If you buy and hold a stock for many years, you'd hope to be making a profit. Better yet, you'd like to see the share price move up more than the market average. Unfortunately for shareholders, while the Argo Investments Limited (ASX:ARG) share price is up 14% in the last five years, that's less than the market return. Zooming in, the stock is actually down 5.1% in the last year.
Now it's worth having a look at the company's fundamentals too, because that will help us determine if the long term shareholder return has matched the performance of the underlying business.
To paraphrase Benjamin Graham: Over the short term the market is a voting machine, but over the long term it's a weighing machine. By comparing earnings per share (EPS) and share price changes over time, we can get a feel for how investor attitudes to a company have morphed over time.
During five years of share price growth, Argo Investments achieved compound earnings per share (EPS) growth of 6.2% per year. The EPS growth is more impressive than the yearly share price gain of 3% over the same period. So it seems the market isn't so enthusiastic about the stock these days.
The image below shows how EPS has tracked over time (if you click on the image you can see greater detail).
We're pleased to report that the CEO is remunerated more modestly than most CEOs at similarly capitalized companies. But while CEO remuneration is always worth checking, the really important question is whether the company can grow earnings going forward. It might be well worthwhile taking a look at our free report on Argo Investments' earnings, revenue and cash flow.
What About Dividends?
As well as measuring the share price return, investors should also consider the total shareholder return (TSR). The TSR incorporates the value of any spin-offs or discounted capital raisings, along with any dividends, based on the assumption that the dividends are reinvested. Arguably, the TSR gives a more comprehensive picture of the return generated by a stock. In the case of Argo Investments, it has a TSR of 36% for the last 5 years. That exceeds its share price return that we previously mentioned. The dividends paid by the company have thusly boosted the total shareholder return.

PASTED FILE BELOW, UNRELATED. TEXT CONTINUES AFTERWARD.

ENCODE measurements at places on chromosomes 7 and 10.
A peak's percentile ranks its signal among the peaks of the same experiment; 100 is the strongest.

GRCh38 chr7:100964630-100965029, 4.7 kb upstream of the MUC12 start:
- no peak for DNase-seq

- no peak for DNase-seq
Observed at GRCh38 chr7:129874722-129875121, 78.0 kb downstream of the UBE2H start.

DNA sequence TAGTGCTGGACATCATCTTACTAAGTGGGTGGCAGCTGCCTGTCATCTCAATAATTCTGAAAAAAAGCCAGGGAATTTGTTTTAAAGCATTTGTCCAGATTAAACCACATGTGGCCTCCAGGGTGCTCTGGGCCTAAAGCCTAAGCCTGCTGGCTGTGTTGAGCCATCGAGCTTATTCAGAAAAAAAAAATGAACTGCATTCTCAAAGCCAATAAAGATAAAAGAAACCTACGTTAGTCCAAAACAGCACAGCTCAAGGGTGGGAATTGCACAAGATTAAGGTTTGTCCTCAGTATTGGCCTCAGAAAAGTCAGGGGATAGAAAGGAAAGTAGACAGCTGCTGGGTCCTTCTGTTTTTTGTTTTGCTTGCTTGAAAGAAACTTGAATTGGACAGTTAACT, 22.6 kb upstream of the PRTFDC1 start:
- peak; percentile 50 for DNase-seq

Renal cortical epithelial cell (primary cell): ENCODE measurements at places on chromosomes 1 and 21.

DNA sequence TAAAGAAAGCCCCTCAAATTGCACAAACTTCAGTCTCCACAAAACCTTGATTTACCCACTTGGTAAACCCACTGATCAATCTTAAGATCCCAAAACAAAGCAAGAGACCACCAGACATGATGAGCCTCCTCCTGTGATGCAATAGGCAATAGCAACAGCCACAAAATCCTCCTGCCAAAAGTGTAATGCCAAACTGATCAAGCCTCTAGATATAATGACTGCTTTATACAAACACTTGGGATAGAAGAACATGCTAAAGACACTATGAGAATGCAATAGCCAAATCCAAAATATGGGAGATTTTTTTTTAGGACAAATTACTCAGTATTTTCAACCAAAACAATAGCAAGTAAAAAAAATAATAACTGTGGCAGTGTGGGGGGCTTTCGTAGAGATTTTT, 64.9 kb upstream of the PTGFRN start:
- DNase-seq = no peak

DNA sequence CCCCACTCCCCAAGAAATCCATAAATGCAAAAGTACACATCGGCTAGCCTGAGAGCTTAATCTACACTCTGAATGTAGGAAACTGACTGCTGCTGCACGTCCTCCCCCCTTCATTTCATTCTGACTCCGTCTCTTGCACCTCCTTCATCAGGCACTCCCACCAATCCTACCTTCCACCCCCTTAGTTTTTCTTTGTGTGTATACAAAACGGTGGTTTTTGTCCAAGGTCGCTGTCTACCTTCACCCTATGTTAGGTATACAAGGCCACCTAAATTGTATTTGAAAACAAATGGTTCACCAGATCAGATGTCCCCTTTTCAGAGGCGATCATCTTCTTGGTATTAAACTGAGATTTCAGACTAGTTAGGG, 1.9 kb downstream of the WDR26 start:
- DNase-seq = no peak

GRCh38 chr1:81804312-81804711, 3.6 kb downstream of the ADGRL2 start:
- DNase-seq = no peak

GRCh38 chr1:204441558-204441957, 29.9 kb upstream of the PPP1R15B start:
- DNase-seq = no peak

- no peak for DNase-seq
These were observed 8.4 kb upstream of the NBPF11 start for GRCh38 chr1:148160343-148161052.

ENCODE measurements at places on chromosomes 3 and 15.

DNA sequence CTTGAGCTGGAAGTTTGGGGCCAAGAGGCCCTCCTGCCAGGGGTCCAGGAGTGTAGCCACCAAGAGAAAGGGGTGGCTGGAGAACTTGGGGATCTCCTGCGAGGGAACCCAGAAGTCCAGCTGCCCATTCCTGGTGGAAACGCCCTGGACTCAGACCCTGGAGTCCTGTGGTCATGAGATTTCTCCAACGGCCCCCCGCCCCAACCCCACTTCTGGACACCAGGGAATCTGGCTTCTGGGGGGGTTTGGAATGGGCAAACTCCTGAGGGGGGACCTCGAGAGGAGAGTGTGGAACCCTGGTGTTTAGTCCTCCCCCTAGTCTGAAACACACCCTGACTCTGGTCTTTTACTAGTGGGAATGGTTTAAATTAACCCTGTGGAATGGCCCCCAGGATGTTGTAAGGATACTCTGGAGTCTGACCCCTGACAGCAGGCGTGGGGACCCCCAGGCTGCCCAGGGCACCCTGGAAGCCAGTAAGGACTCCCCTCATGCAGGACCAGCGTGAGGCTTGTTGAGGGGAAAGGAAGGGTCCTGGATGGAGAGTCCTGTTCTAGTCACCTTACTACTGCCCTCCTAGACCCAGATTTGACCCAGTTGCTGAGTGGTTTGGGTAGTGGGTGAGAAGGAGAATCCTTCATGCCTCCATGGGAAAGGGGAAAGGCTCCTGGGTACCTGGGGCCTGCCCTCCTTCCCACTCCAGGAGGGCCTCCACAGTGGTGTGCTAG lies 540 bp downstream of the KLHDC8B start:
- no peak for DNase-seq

A Different Perspective
While the broader market gained around 3.4% in the last year, Argo Investments shareholders lost 1.8% (even including dividends). Even the share prices of good stocks drop sometimes, but we want to see improvements in the fundamental metrics of a business, before getting too interested. Longer term investors wouldn't be so upset, since they would have made 6%, each year, over five years. It could be that the recent sell-off is an opportunity, so it may be worth checking the fundamental data for signs of a long term growth trend. I find it very interesting to look at share price over the long term as a proxy for business performance. But to truly gain insight, we need to consider other information, too. Case in point: We've spotted 3 warning signs for Argo Investments you should be aware of, and 1 of them is a bit unpleasant.
But note: Argo Investments may not be the best stock to buy. So take a peek at this free list of interesting companies with past earnings growth (and further growth forecast).
Please note, the market returns quoted in this article reflect the market weighted average returns of stocks that currently trade on AU exchanges.
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This article by Simply Wall St is general in nature. We provide commentary based on historical data and analyst forecasts only using an unbiased methodology and our articles are not intended to be financial advice. It does not constitute a recommendation to buy or sell any stock, and does not take account of your objectives, or your financial situation. We aim to bring you long-term focused analysis driven by fundamental data. Note that our analysis may not factor in the latest price-sensitive company announcements or qualitative material. Simply Wall St has no position in any stocks mentioned.
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